Here’s my look back at the ten best single comic issues from the past year. Including ongoing series, one-shots, and mini-series, the only limitations I put on this list was that the comic had to have been released in 2013 (no reprints) and I limited myself to only a single issue from any one title. Because I was focusing on standout issues rather than consistently strong comics every month several of my favorite series missed the cut, but, if time permits, I may work up my regular list of best comic series of the past year as well.
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After last month’s look in at the afterlife of Bigby Wolf, Fables jumps right back into the Camelot storyline with Rose Red meeting those wishing to join her new Round Table as Knights of Hope. Despite the heavy turnout, there are still quite a few obstacles standing in Rose Red’s way including Snow White who has not forgiven her sister for recruiting Prince Brandish as part of her undertaking.
Other than her sister, Rose Red still has to come up with a method of choosing her knights and deal with the wide assortment of volunteers ranging from all sizes of both a wide variety of creatures and humans. There’s also the matter of the quiet man of the hills whose true name and purpose for journeying to the new Round Table has yet to be revealed.
With the near completion of Bigby’s shattered crystal form we find one crucial piece still missing (in the hands of a mysterious woman) which must be recovered if the witches’ magic has any chance at returning him from the dead. What dark forces are working against Bigby and his return? Worth a look.
A single issue interlude in the “Camelot” storyline centers around the afterlife of Bigby who has been living out his days in a forested realm without remembering the series of events which led him there. Visited by Boy Blue, and one other important visitor, Bigby is roused out of his dream state to consider and question what happens to the legendary Fable going forward.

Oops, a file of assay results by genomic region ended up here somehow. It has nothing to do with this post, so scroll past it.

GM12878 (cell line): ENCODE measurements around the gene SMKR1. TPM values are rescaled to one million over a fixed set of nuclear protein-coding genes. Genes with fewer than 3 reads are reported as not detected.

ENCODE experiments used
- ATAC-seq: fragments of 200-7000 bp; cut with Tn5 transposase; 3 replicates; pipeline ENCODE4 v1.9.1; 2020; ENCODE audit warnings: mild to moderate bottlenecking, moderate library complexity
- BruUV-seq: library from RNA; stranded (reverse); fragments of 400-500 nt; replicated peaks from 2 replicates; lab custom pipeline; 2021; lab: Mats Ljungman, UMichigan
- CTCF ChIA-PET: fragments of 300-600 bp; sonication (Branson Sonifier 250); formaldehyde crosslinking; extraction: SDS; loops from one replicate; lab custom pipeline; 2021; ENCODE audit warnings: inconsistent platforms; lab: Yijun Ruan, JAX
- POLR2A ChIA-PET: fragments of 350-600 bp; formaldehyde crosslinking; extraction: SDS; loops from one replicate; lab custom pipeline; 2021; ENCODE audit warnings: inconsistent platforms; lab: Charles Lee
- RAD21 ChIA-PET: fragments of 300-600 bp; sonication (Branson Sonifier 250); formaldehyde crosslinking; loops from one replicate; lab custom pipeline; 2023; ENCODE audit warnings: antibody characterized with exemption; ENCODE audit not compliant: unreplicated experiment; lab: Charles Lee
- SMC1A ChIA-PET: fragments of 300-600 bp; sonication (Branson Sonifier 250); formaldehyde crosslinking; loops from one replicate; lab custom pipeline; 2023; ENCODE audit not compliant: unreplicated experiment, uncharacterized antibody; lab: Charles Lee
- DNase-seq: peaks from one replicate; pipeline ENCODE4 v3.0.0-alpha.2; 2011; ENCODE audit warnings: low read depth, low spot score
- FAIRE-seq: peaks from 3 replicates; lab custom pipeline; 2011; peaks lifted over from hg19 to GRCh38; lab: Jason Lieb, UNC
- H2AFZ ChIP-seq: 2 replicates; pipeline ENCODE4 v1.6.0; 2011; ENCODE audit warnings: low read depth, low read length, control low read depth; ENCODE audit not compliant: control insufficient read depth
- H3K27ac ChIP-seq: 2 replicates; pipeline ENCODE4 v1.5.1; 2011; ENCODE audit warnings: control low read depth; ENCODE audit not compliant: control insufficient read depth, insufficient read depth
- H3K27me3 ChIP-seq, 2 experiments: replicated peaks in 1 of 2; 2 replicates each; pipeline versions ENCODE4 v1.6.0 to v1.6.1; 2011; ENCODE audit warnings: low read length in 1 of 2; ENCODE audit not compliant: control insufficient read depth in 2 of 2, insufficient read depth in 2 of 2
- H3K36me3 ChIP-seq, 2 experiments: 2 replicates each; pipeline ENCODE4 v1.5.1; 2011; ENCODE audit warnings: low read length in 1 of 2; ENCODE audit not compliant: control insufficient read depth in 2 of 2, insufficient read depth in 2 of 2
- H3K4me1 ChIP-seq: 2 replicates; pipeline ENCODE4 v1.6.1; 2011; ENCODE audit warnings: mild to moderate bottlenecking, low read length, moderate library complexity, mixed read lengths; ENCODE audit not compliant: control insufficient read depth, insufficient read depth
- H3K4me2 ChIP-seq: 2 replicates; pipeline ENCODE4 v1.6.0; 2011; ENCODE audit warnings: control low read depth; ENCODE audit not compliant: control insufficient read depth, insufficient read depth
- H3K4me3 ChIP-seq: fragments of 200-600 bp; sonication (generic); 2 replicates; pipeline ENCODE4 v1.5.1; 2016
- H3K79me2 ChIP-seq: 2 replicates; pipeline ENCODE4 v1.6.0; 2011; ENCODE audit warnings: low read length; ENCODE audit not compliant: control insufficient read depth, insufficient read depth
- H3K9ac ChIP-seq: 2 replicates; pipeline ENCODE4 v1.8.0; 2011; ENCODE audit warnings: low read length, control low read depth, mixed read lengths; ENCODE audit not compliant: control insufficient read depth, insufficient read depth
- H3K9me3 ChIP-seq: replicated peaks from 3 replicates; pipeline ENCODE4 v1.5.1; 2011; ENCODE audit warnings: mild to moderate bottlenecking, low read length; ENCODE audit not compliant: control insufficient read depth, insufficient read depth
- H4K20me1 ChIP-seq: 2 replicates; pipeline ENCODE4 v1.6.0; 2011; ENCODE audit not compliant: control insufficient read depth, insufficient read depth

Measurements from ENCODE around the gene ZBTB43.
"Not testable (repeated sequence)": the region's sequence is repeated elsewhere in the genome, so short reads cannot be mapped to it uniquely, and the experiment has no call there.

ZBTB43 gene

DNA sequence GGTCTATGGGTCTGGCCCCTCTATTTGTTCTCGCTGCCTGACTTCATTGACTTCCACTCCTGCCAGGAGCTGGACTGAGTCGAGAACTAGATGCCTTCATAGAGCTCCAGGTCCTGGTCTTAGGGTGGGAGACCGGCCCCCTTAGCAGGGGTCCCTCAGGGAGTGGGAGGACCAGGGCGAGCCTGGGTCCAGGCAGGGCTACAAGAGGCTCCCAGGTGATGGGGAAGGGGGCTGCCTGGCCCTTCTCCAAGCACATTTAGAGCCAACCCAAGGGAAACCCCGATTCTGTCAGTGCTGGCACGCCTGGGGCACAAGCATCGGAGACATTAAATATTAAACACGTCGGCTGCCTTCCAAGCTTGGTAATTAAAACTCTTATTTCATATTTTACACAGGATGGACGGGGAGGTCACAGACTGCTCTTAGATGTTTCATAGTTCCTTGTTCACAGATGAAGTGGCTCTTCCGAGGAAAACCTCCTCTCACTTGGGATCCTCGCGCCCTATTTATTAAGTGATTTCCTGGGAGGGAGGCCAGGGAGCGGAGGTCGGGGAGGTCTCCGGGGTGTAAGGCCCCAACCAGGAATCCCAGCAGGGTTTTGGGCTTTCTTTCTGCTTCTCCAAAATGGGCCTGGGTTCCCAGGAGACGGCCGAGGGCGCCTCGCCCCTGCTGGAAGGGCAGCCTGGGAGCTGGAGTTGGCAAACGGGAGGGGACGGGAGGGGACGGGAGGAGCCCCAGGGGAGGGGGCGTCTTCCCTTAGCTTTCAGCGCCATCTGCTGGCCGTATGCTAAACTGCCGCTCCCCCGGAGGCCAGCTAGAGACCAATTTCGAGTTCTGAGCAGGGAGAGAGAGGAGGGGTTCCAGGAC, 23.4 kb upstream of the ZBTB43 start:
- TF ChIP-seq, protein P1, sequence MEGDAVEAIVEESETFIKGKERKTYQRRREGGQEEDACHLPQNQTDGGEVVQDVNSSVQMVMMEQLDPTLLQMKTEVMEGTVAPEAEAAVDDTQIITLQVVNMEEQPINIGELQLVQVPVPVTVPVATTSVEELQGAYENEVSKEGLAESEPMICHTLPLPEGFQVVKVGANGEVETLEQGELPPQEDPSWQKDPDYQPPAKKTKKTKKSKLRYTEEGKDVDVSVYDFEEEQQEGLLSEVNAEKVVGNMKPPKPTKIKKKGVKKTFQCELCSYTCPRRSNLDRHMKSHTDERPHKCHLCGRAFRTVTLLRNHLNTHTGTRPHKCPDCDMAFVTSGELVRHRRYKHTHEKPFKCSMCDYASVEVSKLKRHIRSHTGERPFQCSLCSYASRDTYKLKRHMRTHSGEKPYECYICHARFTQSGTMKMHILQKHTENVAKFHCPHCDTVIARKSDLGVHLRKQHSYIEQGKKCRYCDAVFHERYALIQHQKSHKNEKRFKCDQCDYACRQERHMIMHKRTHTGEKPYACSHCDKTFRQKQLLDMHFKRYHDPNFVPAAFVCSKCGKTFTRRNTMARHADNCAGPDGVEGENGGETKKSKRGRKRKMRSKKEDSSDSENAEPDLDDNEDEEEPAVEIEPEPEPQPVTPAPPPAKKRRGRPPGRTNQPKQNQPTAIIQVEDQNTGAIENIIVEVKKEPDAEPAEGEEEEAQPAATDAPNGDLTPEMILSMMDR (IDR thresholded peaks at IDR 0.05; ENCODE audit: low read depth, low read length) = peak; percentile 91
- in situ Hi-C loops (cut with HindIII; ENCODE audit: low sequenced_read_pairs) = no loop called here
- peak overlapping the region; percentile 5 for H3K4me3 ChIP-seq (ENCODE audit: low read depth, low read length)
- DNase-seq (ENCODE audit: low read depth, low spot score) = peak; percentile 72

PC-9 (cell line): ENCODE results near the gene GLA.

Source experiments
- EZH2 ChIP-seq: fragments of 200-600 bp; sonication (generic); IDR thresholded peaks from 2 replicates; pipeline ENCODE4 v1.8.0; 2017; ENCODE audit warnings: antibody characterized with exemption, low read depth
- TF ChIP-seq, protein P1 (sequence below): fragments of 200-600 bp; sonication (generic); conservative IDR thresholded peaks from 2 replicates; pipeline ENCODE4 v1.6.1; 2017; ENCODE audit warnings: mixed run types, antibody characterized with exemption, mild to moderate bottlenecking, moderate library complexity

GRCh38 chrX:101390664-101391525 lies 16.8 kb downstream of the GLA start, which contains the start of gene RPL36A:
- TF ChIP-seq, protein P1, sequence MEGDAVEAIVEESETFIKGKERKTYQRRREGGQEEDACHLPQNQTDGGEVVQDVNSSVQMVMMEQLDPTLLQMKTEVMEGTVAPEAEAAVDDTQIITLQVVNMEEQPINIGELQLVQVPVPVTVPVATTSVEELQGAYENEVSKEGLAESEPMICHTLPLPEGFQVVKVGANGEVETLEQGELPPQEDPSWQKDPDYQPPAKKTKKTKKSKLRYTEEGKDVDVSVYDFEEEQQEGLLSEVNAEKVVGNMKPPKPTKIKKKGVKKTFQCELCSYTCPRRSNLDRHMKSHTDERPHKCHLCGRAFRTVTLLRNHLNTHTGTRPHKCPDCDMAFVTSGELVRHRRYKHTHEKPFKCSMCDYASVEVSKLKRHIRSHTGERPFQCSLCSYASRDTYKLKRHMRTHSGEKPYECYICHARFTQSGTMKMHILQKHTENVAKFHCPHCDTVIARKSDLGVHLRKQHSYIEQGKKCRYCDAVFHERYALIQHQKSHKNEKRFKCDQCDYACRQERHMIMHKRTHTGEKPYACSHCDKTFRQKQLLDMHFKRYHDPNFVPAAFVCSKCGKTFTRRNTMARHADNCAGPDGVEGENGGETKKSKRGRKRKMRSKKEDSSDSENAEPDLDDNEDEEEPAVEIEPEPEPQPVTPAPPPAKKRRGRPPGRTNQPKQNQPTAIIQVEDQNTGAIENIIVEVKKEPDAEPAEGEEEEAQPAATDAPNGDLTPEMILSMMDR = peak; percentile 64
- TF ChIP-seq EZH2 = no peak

Although Blue doesn’t show him the way, his conversation to Bigby implies the wolf can return to the land of the living if he so desires. Or, if he believes that life is finished and is happy in his new surroundings, the wolf can stay in his new realm for eternity.
Bigby’s abscence in the comic has been felt, even before he was turned to crystal and shattered by Prince Brandish. This issue suggests that his return has more to do with the wolf’s decision and will than the various magics of Fabletown tirelessly working to put him back together again. The issue ends on a sweet, if melancholy, note, but I expect we haven’t seen he last of the wolf. Worth a look.
Prince Charming and Nayalani’s story arc concludes with some background on Singh, the former maharaja who is responsible for all of Charming’s recent troubles, and a final showdown between the pair that leaves the villain dead and Charming with a roguish pirate look.
From the epilogue it appears Nayalani and Charming are both staying together and sticking around. I’m looking forward to the pair heading to Fabletown, and an inevitable confrontation with Charming’s ex-wife Snow White.
Although I thought “The Return of the Maharaja” got a little bogged down in the middle issues of what I felt was an unnecessarily long six-issue arc (four would have done just as well), the storyline ends with a pair of strong issues and characters I will look forward to seeing more of in the wider Fables universe. Worth a look.
An impasse between sisters temporarily halts Rose Red‘s new calling as the Paladin of Hope when Snow White discovers her sister is actually considering saving the man who held her captive and killed her husband. While Rose sees Prince Brandish as the perfect attempt to proves second chances can breed positive results, Snow has very definite feelings about never letting the villain loose to do any more harm to any member of her family.
Given the fact that neither will budge, the grudgingly new-formed friendship between the sisters falls apart as Rose decides, for good or ill, to make Brandish part of her new Round Table (even if it costs Rose her family).
Fables #133 presents a strong story in that both sister’s points are valid from their point of view. It also gives us a very un-Disney version of Snow White’s history as the character discusses with her daughter Therese the hard choices she’s need to make over the years to survive. Worth a look.
After surviving a curse, plague, and the hostile woods, Charming returns to the camp in large part thanks to Nayalani. Trying to make good on his word, Charming sets a trap for the dhole who have been terrorizing her village, but that’s when the story takes an odd turn.